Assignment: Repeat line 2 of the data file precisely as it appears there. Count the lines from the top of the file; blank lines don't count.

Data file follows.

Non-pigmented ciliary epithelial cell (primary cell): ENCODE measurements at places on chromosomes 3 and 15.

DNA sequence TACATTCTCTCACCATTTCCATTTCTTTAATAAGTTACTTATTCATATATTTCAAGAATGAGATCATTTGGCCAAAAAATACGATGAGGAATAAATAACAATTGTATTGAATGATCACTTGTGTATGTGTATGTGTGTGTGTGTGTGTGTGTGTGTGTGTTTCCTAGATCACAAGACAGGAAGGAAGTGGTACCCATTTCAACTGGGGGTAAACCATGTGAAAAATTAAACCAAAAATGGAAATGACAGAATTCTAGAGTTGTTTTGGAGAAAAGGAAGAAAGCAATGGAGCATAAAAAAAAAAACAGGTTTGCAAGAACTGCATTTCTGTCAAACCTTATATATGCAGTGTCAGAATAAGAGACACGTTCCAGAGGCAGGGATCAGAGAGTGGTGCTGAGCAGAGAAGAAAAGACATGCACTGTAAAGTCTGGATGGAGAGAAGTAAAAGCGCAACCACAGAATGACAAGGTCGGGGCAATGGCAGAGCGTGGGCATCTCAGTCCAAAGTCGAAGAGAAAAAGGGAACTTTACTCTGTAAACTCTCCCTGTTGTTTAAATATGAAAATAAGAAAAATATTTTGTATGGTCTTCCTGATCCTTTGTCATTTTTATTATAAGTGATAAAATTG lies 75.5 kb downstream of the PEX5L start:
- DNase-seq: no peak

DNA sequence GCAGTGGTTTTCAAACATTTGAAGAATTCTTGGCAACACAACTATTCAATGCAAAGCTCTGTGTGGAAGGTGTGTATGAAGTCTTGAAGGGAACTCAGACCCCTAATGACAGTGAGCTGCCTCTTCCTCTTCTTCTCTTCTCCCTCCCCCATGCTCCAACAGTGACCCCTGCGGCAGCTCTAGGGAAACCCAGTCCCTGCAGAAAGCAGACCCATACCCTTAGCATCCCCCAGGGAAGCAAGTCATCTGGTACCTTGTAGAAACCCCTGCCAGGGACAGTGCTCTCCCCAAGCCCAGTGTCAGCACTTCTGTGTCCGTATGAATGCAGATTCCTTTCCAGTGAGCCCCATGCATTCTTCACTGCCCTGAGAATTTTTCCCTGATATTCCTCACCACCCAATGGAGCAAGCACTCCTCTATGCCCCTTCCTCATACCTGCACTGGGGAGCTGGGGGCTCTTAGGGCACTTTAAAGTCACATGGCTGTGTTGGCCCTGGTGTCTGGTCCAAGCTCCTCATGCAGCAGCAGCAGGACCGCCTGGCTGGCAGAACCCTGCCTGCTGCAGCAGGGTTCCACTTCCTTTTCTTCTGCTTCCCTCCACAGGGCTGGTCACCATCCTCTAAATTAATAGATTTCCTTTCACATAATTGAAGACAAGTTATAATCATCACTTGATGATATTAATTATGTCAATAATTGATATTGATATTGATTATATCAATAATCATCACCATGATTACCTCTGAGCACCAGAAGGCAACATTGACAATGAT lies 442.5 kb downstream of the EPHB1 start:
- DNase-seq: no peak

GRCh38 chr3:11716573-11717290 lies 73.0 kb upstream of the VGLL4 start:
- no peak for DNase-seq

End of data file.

DNA sequence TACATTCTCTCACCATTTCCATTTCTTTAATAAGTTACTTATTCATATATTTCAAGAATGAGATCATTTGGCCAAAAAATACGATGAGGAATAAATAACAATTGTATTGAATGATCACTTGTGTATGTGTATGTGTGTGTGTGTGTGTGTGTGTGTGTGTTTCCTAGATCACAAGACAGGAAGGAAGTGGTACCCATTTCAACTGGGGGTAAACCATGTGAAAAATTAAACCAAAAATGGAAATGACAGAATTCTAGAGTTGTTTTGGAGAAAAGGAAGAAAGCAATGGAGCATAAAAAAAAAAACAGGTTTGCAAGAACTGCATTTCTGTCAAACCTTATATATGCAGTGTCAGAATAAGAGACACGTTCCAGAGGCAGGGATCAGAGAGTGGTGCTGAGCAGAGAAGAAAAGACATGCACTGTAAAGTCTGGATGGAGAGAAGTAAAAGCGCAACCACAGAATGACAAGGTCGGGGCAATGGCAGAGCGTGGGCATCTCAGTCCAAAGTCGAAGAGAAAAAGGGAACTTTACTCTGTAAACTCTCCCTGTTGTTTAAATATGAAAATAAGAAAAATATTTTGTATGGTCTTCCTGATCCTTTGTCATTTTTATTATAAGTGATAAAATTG lies 75.5 kb downstream of the PEX5L start: